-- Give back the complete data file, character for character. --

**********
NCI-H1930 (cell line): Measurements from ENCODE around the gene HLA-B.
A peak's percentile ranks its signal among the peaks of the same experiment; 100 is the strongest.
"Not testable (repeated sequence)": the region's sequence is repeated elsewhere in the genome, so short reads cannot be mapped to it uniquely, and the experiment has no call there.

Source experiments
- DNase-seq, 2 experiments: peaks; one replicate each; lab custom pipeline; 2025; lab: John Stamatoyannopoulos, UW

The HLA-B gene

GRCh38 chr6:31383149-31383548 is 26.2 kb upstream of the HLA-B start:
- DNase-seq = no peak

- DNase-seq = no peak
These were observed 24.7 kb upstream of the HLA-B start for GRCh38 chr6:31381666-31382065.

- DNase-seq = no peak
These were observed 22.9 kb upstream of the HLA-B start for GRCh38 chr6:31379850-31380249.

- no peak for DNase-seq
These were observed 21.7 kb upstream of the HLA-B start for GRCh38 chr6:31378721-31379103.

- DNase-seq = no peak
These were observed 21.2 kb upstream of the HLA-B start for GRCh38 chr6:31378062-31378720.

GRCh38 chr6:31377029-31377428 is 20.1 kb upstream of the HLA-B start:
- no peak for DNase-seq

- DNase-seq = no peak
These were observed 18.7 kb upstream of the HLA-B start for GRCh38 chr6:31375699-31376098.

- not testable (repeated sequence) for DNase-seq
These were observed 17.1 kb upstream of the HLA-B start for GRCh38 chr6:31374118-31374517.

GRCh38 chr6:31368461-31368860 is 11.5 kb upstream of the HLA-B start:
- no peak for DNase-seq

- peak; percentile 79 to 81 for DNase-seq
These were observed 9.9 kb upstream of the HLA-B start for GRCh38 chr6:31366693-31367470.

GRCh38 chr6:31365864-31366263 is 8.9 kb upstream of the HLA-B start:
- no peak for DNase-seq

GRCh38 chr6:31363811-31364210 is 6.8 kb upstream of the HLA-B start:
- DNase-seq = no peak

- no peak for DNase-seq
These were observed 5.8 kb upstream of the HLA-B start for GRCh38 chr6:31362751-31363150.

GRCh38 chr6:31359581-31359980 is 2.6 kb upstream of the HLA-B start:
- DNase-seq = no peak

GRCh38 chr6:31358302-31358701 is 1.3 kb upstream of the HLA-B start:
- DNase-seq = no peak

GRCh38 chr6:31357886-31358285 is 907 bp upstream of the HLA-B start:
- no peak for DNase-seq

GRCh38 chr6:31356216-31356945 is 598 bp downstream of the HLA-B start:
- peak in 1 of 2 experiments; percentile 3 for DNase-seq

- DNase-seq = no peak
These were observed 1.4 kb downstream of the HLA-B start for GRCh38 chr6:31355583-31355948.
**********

NCI-H1930 (cell line): Measurements from ENCODE around the gene HLA-B.
A peak's percentile ranks its signal among the peaks of the same experiment; 100 is the strongest.
"Not testable (repeated sequence)": the region's sequence is repeated elsewhere in the genome, so short reads cannot be mapped to it uniquely, and the experiment has no call there.

Source experiments
- DNase-seq, 2 experiments: peaks; one replicate each; lab custom pipeline; 2025; lab: John Stamatoyannopoulos, UW

The HLA-B gene

GRCh38 chr6:31383149-31383548 is 26.2 kb upstream of the HLA-B start:
- DNase-seq = no peak

- DNase-seq = no peak
These were observed 24.7 kb upstream of the HLA-B start for GRCh38 chr6:31381666-31382065.

- DNase-seq = no peak
These were observed 22.9 kb upstream of the HLA-B start for GRCh38 chr6:31379850-31380249.

- no peak for DNase-seq
These were observed 21.7 kb upstream of the HLA-B start for GRCh38 chr6:31378721-31379103.

- DNase-seq = no peak
These were observed 21.2 kb upstream of the HLA-B start for GRCh38 chr6:31378062-31378720.

GRCh38 chr6:31377029-31377428 is 20.1 kb upstream of the HLA-B start:
- no peak for DNase-seq

- DNase-seq = no peak
These were observed 18.7 kb upstream of the HLA-B start for GRCh38 chr6:31375699-31376098.

- not testable (repeated sequence) for DNase-seq
These were observed 17.1 kb upstream of the HLA-B start for GRCh38 chr6:31374118-31374517.

GRCh38 chr6:31368461-31368860 is 11.5 kb upstream of the HLA-B start:
- no peak for DNase-seq

- peak; percentile 79 to 81 for DNase-seq
These were observed 9.9 kb upstream of the HLA-B start for GRCh38 chr6:31366693-31367470.

GRCh38 chr6:31365864-31366263 is 8.9 kb upstream of the HLA-B start:
- no peak for DNase-seq

GRCh38 chr6:31363811-31364210 is 6.8 kb upstream of the HLA-B start:
- DNase-seq = no peak

- no peak for DNase-seq
These were observed 5.8 kb upstream of the HLA-B start for GRCh38 chr6:31362751-31363150.

GRCh38 chr6:31359581-31359980 is 2.6 kb upstream of the HLA-B start:
- DNase-seq = no peak

GRCh38 chr6:31358302-31358701 is 1.3 kb upstream of the HLA-B start:
- DNase-seq = no peak

GRCh38 chr6:31357886-31358285 is 907 bp upstream of the HLA-B start:
- no peak for DNase-seq

GRCh38 chr6:31356216-31356945 is 598 bp downstream of the HLA-B start:
- peak in 1 of 2 experiments; percentile 3 for DNase-seq

- DNase-seq = no peak
These were observed 1.4 kb downstream of the HLA-B start for GRCh38 chr6:31355583-31355948.